So!  This is how they get different sizes of pearls – by replacing the newly grown pearl every 6-12 months with a new like-sized fake.  Then the new (larger) fake is covered with beautiful layers until its a few millimeters larger yet….and so on and so forth.  It turns out those really large black pearls that are so incredible valuable if they are perfectly round and without blemishes cost that much because they can take up to 6 YEARS TO GROW!!!  Yep – that’s some serious time invested!  These are obviously very patient people.

"A" grade pearls on display.
Just like diamonds, black pearls are graded by size, shape and blemishes (or rather a lack thereof).  Top grade is an “A” and just like school – the lower you go the less quality you get.  “B” pearls are still of very nice quality and to the untrained eye a “C” quality pearl might also be acceptable.  But after that things start to go downhill pretty quickly.  We actually liked some of the “lower quality”, misshaped pearls as they were often pretty interesting to look at.  These pearls are often relegated to a quick leather necklace or bracelet for not very much money (now owned and proudly worn by yours truly).  While I love my “imperfect” cheap pearl, we also decided to purchase a couple nicer samples as this chance is unlikely to ever present itself again, especially at these prices.  Overall, our visit to the pearl farm was a fascinating and educational experience. 

One of the best (non-environmental) aspects of French Polynesia is the access to quality baked goods – which one soon becomes addicted to.  Prior to leaving North Fakarava, we made an early morning run to get a few (much sought after) baguettes at the local bakery/market.  This is one of those cases where the early bird will get the worm and the late bird will get……..nothing!  The residents here, being governed by the French, have developed a fine affinity for perfectly baked baguettes (crunchy on the outside but soft and airy on the inside) and they are baked fresh every day.  When they are gone, they are gone for the day – so get them while you can as they are a real treat and one of the few items in French Polynesia that do not cost an arm and a leg.  If you are REALLY lucky, you might also find chocolate croissants (pan chocolate) that are absolutely delicious!

The moon mid atoll - beautiful!
Baguettes on board, off we went to the south end of Fakarava.  Fakarava is approximately 30 miles long (north to south) and 10 miles wide – so it can take a while to make it to the opposite end.  There are many lovely (non-charted) spots to stop along the way – so you don’t have to travel the whole way if you get a late start.  We chose to stop half way down in an uncharted spot for a night and had the place completely to ourselves – which is much rarer than you might think.  After moving to the SE corner – called Hirifa – for a few days, we proceeded over to the popular anchorage on the west side of the south pass.  

The south pass of Fakarava is almost legendary in diving circles, with folks arriving from all over the world to pay for a chance to dive these shark infested waters.  How cool is it that we were able to drift snorkel them for FREE!  Yes, yours truly, proud member of the JAWS generation, actually got knowingly in the water with SHARKS!  Thankfully most of the sharks here are of the black or grey tip variety, which are only about 3-4 feet long and not very interested in humans.  The ones that swam near me did take an inquisitive look, but when I showed them my menacing fist (HA!) they quickly darted away.  Take that long anticipated fears!!!  Of course if you dive here you actually get down to a level where you would be surrounded by 100’s of sharks – some that are fairly large.  Definitely not something this girl was ready for, so we just stuck to the drift snorkel – thank you very much.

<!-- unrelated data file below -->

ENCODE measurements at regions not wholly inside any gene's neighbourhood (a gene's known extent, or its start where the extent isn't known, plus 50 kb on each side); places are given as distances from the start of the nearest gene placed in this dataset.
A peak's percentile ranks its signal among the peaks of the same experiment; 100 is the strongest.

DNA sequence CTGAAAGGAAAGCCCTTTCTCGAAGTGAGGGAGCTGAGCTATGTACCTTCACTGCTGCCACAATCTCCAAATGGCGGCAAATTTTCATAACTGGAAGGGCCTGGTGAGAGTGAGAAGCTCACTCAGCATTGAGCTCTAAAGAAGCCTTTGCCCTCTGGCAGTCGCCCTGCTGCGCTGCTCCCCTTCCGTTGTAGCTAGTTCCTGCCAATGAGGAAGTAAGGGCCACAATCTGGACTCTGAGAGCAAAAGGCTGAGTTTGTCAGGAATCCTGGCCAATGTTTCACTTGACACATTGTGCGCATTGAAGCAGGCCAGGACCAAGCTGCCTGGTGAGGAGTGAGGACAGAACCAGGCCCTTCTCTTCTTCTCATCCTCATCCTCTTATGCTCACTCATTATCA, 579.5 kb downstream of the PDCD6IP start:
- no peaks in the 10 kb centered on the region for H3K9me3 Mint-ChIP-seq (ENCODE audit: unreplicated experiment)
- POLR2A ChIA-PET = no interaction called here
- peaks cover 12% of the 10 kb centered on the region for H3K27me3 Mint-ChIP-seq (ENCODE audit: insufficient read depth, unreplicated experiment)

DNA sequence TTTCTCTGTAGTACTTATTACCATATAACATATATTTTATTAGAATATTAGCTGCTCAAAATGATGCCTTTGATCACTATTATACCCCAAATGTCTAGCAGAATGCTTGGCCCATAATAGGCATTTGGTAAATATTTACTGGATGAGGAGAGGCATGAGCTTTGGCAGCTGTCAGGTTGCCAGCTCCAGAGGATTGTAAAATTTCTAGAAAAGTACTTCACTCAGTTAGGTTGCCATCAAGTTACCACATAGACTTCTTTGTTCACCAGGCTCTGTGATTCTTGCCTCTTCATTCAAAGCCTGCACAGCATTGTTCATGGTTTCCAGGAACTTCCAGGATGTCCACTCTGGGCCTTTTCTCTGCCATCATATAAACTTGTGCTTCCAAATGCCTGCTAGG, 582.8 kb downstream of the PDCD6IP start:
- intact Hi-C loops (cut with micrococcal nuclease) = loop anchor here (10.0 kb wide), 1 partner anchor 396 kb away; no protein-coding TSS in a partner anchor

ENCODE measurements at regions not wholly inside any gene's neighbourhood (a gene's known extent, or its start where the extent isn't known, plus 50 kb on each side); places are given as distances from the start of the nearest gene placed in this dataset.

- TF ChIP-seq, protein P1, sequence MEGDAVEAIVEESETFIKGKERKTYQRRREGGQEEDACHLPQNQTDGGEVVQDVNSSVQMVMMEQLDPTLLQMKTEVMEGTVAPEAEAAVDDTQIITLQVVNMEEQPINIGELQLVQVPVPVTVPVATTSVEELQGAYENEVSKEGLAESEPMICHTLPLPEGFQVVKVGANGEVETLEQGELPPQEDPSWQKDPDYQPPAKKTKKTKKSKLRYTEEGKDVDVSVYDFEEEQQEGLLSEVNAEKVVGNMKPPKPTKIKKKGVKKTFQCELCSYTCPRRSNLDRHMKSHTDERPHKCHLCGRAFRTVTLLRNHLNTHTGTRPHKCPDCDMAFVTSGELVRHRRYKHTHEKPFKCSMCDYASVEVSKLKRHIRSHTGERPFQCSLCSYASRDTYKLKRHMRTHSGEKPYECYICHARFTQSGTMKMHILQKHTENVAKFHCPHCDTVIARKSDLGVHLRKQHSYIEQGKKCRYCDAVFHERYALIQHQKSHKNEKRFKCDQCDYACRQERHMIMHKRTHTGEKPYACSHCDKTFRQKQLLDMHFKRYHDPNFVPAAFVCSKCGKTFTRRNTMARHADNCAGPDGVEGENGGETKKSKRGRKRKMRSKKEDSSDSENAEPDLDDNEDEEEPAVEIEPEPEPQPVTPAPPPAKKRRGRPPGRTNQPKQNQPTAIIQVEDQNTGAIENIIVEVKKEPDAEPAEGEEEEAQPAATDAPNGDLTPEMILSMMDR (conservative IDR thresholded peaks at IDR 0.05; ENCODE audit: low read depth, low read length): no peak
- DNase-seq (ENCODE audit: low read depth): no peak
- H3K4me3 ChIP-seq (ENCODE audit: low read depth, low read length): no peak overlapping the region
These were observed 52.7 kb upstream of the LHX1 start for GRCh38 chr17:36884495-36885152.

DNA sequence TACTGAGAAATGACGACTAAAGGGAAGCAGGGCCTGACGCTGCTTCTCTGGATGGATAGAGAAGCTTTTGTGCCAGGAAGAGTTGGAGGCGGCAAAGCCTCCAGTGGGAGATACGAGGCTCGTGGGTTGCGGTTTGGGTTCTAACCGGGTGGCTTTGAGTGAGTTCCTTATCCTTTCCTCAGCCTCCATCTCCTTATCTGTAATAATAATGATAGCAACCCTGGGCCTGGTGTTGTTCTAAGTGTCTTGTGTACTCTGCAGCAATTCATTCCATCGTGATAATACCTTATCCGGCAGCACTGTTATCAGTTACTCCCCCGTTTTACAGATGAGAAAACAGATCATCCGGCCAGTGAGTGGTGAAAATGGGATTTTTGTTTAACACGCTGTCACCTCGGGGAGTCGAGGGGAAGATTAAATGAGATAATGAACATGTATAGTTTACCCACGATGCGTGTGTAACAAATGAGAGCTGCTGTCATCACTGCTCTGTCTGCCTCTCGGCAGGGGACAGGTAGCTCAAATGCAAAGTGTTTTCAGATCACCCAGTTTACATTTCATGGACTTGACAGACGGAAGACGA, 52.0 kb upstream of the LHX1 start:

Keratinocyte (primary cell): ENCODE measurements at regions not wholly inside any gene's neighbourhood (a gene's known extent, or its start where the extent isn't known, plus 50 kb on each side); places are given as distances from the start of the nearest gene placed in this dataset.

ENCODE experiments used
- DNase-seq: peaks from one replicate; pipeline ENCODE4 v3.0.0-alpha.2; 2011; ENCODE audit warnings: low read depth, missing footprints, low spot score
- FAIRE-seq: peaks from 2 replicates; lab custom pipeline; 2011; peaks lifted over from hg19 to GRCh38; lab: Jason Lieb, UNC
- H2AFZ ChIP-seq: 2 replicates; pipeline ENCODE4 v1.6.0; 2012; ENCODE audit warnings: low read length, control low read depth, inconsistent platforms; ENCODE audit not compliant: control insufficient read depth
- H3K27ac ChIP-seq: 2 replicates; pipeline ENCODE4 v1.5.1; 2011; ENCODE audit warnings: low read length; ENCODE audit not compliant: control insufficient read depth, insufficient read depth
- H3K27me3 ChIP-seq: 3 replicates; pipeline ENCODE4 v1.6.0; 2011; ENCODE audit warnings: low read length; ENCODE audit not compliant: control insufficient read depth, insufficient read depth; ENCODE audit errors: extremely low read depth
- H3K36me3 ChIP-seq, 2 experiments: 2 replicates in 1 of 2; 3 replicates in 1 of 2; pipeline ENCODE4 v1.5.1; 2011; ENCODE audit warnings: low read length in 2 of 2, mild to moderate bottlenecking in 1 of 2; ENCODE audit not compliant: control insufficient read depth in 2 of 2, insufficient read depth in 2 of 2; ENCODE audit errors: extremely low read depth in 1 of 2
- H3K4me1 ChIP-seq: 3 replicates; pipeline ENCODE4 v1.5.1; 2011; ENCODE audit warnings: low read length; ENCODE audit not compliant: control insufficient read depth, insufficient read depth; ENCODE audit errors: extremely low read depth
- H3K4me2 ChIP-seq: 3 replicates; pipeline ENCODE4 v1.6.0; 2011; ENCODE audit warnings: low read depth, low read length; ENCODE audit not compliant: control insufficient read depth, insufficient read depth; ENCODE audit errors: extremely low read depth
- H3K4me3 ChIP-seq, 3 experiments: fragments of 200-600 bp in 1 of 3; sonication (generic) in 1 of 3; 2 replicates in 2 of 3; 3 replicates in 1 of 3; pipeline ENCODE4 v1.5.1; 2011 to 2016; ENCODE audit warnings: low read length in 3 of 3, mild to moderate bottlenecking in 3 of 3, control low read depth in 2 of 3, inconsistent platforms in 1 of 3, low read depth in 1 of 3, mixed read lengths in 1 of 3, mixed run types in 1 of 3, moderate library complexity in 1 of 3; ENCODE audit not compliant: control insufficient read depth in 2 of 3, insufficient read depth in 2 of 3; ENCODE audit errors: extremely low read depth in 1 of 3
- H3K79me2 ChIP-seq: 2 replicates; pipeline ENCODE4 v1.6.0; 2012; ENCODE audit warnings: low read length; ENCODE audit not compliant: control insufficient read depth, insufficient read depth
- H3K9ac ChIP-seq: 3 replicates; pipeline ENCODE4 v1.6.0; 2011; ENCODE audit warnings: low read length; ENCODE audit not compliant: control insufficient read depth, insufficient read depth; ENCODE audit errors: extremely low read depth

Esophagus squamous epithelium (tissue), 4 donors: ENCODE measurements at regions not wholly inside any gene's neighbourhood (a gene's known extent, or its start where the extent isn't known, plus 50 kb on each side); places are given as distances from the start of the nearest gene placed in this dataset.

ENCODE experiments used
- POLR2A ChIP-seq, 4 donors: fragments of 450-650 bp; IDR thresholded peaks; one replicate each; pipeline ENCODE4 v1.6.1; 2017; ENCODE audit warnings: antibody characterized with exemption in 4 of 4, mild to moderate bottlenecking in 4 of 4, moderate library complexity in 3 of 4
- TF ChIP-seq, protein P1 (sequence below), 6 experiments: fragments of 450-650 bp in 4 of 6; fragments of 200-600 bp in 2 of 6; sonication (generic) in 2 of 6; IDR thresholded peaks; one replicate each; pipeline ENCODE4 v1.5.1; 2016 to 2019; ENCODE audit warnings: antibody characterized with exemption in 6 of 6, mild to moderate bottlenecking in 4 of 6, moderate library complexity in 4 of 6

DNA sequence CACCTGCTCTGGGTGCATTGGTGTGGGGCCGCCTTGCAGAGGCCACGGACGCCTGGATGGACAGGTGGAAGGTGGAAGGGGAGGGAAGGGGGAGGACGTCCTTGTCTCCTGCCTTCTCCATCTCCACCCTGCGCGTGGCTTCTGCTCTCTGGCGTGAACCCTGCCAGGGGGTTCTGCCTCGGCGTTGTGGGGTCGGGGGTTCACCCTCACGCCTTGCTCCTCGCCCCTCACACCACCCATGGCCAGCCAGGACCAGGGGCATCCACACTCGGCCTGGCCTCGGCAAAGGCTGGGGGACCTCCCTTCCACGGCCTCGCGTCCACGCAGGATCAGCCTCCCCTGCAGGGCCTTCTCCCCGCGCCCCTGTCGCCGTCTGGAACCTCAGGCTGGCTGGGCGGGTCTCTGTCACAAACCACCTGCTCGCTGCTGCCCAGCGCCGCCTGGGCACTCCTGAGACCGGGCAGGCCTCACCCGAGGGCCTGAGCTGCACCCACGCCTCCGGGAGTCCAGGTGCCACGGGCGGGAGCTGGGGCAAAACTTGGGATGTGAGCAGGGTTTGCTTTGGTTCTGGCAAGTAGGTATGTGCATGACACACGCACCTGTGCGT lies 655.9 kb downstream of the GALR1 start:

And what an amazing experience it was!!!  Basically you take your dinghy over to the beginning of the south pass just after the turn of the outgoing tide.  We’ve learned that you want to give it maybe 20 minutes after the turn as the clear water from the outside of the lagoon translates to much better visibility in the water.  Than you tie the dingy to you and let the incoming tide carry you (and your dinghy) past a wonderland of exotic and beautifully colored fish – FANTASTIC!  

South Fakarava after one of the frequent squalls.
We did the drift twice as there was so many fish to see, from tiny little clown fish to huge brightly colored parrotfish, that you just couldn’t see everything in one pass.  The drift takes about 20 minutes and the farther in the faster you go.  At one point I actually tried to slow my progress by swimming against the tide but soon discovered it was completely hopeless.   You just have to let the water carry you along and see what you can as you go.  Next item on the Christmas wish list????  An underwater camera!   I was dying to post some pictures of all the amazing fish we saw, but alas – no ability to shoot underwater at this time.  Sorry folks!  

Other than the snorkeling there is not a lot to do in south Fakarava other than enjoy the beauty of the area, so that’s what we did.......for 5 heavenly days!  We did accomplish several boating projects (which never end), such as repairing a tear in the mainsail and a major cleaning of the bottom of the boat – but we also got in a fair amount of relaxing and enjoying our surroundings.  South Fakarava is a little slice of heaven and we were happy to spend a good amount of time there.

Stay tuned for our further adventures in the Tuamotos when we travel to the river that is Anse Amyot and explore the wonders of Apataki…